Better pay, more power for heads

17th November 2017 at 00:00
School leaders will be able to pick their own teachers

Headteachers will be able to dictate the staffing structures in their schools; determine the curriculum on offer and pick and choose their own staff – including being able to refuse to take teachers who have become surplus in other schools, a new government document suggests.

The government also makes a commitment to review heads’ pay in light of the “enhanced decision-making powers” it plans to bestow – a move school leaders have long demanded as a way of tackling recruitment problems.

School Leaders Scotland general secretary Jim Thewliss told Tes Scotland the toolkit used to dictate headteachers’ salaries was hardly fit for purpose when devised many years ago and “when we move into this new world, it is going to be increasingly unfit for purpose”.

He added: “Leadership needs to be recognised and financially rewarded in a more efficient and effective way.” Headteacher David Barnett – who today takes on the role of SLS president – echoed Mr Thewliss’ call for a better pay deal in his address to the SLS annual conference, saying that school leadership needed to be seen “as a highly attractive proposition, in order to attract the very best people into these positions”.

The Elgin Academy head added that it is “vital that every school has a business manager to assist in managing those tasks not directly related to learning and teaching”.

The government plans, however, only say: “If appropriate, headteachers should be able to access suitable school business management support to fulfil their empowered role.”

The plans have been criticised by opposition politicians for “watering down” a commitment to make heads directly accountable for closing the attainment gap between rich and poor pupils. The statutory duty on headteachers to close the attainment gap had disappeared completely, said both Labour education spokesman Iain Gray and Conservative shadow secretary for education Liz Smith. Ms Smith added: “We are disappointed to see a watering down of the accountability of headteachers for raising attainment – something which we believe is vital if we are to improve school performance across the board.”

Heads, however, insist that the revised plans are more appropriate. Mr Thewliss said: “We always had concerns about this aspect of the policy. What we now have is a much more proportionate responsibility, which reflects the shared accountability all services must have for closing the attainment gap.”

More control

The plans for schools are contained in a consultation on the new Education Bill, including the Headteachers’ Charter, published by the government last week (see The document says schools’ priorities should have “primacy” and these should not be “overridden by alternative priorities set by local government”.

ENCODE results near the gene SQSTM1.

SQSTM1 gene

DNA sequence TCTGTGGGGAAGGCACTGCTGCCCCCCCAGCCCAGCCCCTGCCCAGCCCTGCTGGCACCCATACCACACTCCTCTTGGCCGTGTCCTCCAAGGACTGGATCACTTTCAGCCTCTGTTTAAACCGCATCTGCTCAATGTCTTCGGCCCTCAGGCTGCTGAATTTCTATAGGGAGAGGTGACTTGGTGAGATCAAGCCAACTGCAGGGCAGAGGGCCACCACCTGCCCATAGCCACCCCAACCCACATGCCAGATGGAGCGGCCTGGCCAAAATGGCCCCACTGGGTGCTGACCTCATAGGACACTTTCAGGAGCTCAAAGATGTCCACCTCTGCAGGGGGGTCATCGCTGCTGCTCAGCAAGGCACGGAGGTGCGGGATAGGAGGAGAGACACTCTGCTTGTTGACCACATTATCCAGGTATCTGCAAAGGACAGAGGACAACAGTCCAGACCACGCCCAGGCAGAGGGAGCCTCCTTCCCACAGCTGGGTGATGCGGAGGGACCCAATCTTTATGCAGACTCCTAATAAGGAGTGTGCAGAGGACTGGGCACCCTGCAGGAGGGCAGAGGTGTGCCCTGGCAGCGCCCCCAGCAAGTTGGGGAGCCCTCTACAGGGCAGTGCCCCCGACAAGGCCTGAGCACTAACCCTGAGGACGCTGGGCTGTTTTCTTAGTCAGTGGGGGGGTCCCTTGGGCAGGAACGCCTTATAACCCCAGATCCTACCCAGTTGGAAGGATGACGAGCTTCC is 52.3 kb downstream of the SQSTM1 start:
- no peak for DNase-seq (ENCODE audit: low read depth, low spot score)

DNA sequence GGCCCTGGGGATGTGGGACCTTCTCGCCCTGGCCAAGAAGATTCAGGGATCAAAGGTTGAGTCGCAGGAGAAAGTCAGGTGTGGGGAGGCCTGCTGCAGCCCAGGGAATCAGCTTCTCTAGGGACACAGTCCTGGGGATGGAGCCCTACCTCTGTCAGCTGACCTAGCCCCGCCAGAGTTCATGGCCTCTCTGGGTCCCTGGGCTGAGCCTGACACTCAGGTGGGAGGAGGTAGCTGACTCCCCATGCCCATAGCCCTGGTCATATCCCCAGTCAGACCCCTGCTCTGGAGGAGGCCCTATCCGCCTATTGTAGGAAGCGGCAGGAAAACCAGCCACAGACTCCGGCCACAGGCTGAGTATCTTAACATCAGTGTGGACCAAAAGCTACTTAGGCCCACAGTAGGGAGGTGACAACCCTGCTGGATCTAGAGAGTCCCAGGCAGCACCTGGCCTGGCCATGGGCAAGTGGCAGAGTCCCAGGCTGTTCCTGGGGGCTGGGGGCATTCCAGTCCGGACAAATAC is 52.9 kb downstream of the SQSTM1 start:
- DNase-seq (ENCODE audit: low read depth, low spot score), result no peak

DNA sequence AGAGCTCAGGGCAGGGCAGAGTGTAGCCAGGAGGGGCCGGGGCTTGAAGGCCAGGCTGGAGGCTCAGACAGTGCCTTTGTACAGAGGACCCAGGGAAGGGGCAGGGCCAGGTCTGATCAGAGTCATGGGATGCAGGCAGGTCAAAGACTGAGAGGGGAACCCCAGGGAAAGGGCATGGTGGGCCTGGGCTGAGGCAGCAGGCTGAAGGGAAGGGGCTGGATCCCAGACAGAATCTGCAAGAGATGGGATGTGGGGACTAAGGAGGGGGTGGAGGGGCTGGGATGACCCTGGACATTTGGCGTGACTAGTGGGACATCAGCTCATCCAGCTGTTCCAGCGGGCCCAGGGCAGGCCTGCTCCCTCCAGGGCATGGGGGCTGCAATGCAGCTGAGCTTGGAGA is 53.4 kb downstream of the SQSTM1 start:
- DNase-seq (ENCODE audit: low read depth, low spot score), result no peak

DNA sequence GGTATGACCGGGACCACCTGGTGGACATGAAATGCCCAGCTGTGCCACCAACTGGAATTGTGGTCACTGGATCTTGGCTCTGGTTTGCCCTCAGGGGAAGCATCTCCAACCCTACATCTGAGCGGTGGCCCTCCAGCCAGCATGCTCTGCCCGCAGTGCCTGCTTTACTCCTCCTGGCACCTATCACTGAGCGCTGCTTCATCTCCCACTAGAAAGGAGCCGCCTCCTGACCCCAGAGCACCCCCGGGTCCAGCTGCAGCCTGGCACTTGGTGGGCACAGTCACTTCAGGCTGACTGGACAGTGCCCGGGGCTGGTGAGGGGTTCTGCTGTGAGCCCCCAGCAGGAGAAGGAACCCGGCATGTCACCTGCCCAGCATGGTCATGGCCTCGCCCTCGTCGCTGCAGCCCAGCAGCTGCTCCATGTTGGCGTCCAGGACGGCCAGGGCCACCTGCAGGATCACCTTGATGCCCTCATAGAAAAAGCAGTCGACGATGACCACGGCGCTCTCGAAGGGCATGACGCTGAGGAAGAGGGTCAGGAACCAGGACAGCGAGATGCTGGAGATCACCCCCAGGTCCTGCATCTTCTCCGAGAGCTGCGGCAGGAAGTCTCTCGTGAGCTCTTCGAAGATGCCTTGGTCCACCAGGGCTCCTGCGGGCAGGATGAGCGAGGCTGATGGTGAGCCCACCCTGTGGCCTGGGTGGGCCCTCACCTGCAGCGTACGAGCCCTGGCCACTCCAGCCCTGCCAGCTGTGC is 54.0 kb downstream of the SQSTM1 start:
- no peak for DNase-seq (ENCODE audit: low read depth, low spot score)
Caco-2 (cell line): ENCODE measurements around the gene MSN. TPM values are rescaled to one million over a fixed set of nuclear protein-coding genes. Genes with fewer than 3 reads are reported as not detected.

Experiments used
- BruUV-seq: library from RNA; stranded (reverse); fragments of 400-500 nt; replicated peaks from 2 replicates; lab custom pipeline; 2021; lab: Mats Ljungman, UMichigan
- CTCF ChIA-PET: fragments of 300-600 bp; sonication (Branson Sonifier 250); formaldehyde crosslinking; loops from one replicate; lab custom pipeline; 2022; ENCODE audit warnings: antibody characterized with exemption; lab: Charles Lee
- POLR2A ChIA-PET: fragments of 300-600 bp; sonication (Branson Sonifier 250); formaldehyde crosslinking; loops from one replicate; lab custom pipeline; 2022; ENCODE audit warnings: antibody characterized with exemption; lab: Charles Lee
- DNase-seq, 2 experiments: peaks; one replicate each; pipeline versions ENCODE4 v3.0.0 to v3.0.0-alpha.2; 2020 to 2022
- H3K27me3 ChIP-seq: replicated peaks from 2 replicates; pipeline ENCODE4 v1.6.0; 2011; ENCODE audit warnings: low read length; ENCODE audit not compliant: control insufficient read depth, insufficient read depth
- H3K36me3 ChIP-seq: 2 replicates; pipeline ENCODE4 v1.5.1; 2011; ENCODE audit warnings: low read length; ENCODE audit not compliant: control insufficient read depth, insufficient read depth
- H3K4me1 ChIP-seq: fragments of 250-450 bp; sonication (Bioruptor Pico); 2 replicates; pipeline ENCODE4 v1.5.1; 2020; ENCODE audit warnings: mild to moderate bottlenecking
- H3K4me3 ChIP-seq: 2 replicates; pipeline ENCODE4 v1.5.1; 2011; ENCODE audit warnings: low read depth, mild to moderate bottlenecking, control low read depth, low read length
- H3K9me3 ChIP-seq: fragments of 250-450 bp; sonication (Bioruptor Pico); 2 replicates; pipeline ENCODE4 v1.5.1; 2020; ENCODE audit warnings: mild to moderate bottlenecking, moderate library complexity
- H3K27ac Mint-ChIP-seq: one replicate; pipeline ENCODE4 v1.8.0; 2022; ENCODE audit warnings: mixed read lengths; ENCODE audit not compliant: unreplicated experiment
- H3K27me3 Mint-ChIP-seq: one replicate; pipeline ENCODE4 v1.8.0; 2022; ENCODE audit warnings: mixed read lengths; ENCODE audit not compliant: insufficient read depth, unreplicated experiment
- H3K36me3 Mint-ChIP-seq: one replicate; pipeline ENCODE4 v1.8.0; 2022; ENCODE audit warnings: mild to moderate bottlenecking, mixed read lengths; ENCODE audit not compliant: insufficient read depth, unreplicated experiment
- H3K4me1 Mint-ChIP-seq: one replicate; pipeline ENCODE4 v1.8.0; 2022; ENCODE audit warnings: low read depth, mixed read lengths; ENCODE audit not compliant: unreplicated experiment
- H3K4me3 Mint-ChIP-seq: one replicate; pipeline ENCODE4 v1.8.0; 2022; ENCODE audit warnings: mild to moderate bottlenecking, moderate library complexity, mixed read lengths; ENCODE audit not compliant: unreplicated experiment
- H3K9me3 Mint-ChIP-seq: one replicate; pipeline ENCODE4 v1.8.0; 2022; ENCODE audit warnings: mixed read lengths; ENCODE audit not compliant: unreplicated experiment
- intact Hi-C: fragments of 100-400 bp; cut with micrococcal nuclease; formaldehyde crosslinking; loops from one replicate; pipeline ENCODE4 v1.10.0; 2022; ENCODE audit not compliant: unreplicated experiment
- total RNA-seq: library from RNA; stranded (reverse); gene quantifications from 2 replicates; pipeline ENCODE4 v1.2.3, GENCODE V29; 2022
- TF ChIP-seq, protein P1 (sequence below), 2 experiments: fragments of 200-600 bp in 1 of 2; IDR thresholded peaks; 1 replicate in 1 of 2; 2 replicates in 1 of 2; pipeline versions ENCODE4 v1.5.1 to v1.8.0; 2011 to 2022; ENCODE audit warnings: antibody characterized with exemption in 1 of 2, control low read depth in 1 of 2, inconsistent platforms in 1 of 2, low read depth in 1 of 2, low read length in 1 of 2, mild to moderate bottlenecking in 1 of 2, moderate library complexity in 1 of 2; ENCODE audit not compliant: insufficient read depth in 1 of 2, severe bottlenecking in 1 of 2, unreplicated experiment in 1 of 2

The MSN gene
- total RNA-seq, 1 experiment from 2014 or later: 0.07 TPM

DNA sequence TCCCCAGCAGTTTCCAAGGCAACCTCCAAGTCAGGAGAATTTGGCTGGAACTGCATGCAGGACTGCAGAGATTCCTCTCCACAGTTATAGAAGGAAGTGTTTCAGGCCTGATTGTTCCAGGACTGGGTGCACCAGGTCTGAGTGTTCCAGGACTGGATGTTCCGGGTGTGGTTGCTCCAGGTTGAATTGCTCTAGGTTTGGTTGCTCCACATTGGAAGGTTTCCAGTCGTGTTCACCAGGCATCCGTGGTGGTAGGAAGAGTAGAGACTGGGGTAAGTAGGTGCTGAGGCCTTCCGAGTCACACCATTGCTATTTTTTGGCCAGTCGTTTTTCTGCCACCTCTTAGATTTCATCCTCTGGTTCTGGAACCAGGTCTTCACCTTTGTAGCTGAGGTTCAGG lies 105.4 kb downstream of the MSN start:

Under the plans, councils will no longer be able to “impose” curricular policies and practices on schools, or force all secondaries to group subjects together into faculties

Headteachers, the document says, will: lead learning and teaching; “have the ability to select the vast majority of their school’s permanent staff”; and have “new powers to determine the leadership structures in their schools”. Councils will be required to devolve staffing budgets to schools, not just “discretionary expenditure outside staffing”.

Currently, secondary heads have control of less than 2 per cent of their school budgets, said Frank Lennon, who retired as head of Dunblane High School last year, speaking at an event in Edinburgh last week (see above).

The document says councils will continue to provide “support on funding and staffing issues”, but that new “regional improvement collaboratives” – bringing together councils in six regional groupings – will provide “support on curriculum and improvement issues”.

However, the document stops short of guaranteeing headteachers they will control every appointment into their school. Education secretary John Swinney recently said that headteachers would no longer be obliged to take teachers on compulsory transfer from other schools. On this issue, the document says: “While [headteachers] may be obliged when filling a vacancy to consider staff being redeployed within the authority, they should not be obliged to select them if they are not the best fit for the post.”

Mr Thewliss said that staff who are surplus should have to interview for a post in another school and should only be appointed if they are the best candidate. “If you are going to ask headteachers to lead learning in their schools, they have got to have the opportunity to appoint the correct staff,” he added.

A Scottish government spokeswoman said: “The focus of the Headteachers’ Charter is to enable headteachers to be leaders of learning in their schools; to provide excellence and equity for all learners; and to interrupt the cycle of poverty and its impact on attainment. We are clear that closing the poverty-related attainment gap will require the collaboration of a wide range of public services – not just schools.”


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